STS028-071-089 North and South Platte Rivers, Nebraska, U.S.A. August 1989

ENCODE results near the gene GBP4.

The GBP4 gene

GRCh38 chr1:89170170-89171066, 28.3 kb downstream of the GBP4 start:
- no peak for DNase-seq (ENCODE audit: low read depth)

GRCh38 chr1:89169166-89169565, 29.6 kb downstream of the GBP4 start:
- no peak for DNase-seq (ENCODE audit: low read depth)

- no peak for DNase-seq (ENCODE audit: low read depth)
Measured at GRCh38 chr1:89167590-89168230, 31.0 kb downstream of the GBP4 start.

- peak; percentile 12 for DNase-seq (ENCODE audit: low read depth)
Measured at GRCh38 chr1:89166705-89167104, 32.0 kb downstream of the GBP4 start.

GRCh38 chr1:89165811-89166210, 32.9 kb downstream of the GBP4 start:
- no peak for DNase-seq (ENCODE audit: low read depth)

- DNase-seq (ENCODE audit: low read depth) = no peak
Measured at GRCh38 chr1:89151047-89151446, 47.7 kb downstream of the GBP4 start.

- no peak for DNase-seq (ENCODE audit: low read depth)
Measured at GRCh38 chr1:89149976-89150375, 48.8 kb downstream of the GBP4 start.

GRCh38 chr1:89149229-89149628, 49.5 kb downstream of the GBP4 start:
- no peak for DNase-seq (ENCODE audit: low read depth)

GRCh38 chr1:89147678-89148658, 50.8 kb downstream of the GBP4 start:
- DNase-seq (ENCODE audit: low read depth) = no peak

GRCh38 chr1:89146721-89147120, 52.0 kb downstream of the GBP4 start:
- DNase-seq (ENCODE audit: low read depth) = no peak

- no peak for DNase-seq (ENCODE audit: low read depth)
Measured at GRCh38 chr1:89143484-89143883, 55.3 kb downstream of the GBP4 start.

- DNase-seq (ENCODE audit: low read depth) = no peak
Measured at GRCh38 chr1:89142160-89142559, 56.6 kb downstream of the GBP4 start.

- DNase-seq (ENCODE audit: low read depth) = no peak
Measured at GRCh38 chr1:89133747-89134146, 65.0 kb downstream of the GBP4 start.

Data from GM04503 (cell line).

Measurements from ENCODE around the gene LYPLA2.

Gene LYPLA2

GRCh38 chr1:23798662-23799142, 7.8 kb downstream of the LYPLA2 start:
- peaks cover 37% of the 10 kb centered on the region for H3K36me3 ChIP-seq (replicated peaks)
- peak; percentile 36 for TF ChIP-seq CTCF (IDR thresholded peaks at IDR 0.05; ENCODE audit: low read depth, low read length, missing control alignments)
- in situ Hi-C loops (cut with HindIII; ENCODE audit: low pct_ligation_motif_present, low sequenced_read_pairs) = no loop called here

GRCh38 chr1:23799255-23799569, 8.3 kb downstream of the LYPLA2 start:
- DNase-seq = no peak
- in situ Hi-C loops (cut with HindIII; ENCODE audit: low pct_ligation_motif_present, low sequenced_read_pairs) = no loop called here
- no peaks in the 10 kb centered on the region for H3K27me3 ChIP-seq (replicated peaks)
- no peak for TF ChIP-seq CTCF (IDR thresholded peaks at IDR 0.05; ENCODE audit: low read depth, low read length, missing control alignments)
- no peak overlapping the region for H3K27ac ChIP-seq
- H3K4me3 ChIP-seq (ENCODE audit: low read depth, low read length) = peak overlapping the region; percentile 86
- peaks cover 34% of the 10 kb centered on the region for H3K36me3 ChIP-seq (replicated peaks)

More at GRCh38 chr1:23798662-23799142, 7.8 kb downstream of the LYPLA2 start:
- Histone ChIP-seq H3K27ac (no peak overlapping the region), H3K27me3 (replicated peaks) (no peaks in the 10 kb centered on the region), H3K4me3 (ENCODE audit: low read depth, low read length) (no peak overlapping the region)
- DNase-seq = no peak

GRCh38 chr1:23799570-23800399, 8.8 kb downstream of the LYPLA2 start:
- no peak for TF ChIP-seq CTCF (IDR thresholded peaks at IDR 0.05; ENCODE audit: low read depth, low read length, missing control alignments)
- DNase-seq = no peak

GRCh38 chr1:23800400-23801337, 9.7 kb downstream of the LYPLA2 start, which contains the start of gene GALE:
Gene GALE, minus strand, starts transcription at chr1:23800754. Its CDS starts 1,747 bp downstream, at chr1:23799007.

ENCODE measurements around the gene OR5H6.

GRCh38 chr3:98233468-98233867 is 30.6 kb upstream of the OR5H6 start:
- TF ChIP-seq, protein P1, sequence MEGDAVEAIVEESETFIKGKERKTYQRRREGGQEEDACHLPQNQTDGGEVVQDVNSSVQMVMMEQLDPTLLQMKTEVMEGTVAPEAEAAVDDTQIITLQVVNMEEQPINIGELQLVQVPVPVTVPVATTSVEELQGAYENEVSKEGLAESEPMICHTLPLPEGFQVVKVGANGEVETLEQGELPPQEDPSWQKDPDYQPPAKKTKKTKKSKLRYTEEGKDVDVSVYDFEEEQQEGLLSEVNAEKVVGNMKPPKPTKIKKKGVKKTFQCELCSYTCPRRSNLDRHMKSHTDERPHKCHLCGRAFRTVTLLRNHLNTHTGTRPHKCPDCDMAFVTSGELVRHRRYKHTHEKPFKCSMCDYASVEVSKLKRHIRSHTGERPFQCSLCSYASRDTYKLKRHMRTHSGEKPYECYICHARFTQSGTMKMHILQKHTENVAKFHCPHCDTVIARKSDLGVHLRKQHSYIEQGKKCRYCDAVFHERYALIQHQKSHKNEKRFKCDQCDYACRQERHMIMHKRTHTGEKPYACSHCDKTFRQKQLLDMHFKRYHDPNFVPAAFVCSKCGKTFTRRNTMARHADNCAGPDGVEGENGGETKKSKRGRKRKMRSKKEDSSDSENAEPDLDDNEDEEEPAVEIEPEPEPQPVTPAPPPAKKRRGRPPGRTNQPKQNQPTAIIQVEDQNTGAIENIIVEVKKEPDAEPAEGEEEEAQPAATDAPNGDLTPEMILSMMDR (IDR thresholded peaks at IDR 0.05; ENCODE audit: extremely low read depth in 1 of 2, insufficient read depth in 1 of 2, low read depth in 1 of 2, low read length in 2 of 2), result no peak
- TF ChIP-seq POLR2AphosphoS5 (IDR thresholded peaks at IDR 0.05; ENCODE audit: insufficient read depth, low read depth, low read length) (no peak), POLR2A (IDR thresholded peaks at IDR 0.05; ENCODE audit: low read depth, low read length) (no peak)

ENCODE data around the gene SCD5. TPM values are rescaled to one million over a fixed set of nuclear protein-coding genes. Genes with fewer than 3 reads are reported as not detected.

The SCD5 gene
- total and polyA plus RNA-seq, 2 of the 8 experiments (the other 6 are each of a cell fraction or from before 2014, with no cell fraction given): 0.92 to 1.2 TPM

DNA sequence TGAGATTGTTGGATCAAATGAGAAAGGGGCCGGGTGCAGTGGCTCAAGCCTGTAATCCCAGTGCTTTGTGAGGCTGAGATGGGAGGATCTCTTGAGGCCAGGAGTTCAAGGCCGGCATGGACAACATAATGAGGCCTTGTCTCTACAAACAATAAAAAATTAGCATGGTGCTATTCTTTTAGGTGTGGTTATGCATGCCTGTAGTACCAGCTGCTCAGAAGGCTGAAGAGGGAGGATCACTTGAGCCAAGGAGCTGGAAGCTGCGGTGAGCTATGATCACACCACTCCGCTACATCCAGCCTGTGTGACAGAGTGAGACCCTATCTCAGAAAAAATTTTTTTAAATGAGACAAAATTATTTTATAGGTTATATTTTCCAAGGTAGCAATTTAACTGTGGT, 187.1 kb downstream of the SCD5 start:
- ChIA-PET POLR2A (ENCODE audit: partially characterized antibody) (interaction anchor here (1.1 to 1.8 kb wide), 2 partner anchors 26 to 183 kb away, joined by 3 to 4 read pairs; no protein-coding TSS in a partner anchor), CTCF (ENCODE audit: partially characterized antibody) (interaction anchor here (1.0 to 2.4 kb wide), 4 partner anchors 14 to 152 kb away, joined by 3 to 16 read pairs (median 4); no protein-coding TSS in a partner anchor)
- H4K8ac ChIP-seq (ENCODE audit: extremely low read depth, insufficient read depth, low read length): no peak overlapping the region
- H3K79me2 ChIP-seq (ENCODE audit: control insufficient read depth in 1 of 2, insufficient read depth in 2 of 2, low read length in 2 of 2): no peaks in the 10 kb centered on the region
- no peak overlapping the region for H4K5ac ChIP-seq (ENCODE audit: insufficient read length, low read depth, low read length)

The confluence of two rivers in west-central Nebraska, the North Platte and the South Platte, is revealed near the center of this west-looking, low-oblique photograph. Lake McConaughy on the North Platte River is seen near the northwest corner of the photograph. The river is 680 miles (1095 kilometers) long and originates in the Park Range of northern Colorado. Its waters are used for crop irrigation and grazing livestock in the area from near Guernsey, Wyoming, to below Bridgeport, Nebraska. North of Lake McConaughy and the North Platte River are the Nebraska Sand Hills (visible in the photograph), a maze of grass-covered dunes formed during the last glacial epoch. The South Platte River originates in the Rocky Mountains of Colorado northwest of Denver. After leaving the mountains and reaching the Great Plains, the river becomes a broad, shallow stream. It supplies water for cattle grazing and irrigation of agricultural crops (irrigated field patterns lie south of the river in the photograph). At the confluence of the two rivers near the city of North Platte, the river becomes the Platte and flows eastward 310 miles (500 kilometers) before joining the Missouri River south of Omaha. Much of the Platte River is used for irrigation and the production of hydroelectric power.
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